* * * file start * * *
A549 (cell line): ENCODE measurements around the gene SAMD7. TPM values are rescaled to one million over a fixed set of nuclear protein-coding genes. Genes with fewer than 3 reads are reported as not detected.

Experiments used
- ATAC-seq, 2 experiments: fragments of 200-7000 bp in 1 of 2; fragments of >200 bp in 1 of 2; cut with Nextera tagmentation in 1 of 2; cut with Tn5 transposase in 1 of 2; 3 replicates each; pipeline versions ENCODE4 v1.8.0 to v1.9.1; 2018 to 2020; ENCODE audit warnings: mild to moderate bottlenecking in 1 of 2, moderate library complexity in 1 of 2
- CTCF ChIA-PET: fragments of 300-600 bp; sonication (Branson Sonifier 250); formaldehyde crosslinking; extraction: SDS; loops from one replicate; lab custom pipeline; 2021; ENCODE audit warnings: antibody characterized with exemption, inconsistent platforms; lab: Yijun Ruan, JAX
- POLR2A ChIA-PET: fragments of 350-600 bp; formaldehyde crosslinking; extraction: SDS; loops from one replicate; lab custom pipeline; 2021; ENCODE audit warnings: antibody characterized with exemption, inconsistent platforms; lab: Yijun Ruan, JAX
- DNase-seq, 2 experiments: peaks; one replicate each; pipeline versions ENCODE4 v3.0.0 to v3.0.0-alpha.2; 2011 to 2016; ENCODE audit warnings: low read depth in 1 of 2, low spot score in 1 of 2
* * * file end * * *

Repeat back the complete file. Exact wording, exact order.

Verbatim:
A549 (cell line): ENCODE measurements around the gene SAMD7. TPM values are rescaled to one million over a fixed set of nuclear protein-coding genes. Genes with fewer than 3 reads are reported as not detected.

Experiments used
- ATAC-seq, 2 experiments: fragments of 200-7000 bp in 1 of 2; fragments of >200 bp in 1 of 2; cut with Nextera tagmentation in 1 of 2; cut with Tn5 transposase in 1 of 2; 3 replicates each; pipeline versions ENCODE4 v1.8.0 to v1.9.1; 2018 to 2020; ENCODE audit warnings: mild to moderate bottlenecking in 1 of 2, moderate library complexity in 1 of 2
- CTCF ChIA-PET: fragments of 300-600 bp; sonication (Branson Sonifier 250); formaldehyde crosslinking; extraction: SDS; loops from one replicate; lab custom pipeline; 2021; ENCODE audit warnings: antibody characterized with exemption, inconsistent platforms; lab: Yijun Ruan, JAX
- POLR2A ChIA-PET: fragments of 350-600 bp; formaldehyde crosslinking; extraction: SDS; loops from one replicate; lab custom pipeline; 2021; ENCODE audit warnings: antibody characterized with exemption, inconsistent platforms; lab: Yijun Ruan, JAX
- DNase-seq, 2 experiments: peaks; one replicate each; pipeline versions ENCODE4 v3.0.0 to v3.0.0-alpha.2; 2011 to 2016; ENCODE audit warnings: low read depth in 1 of 2, low spot score in 1 of 2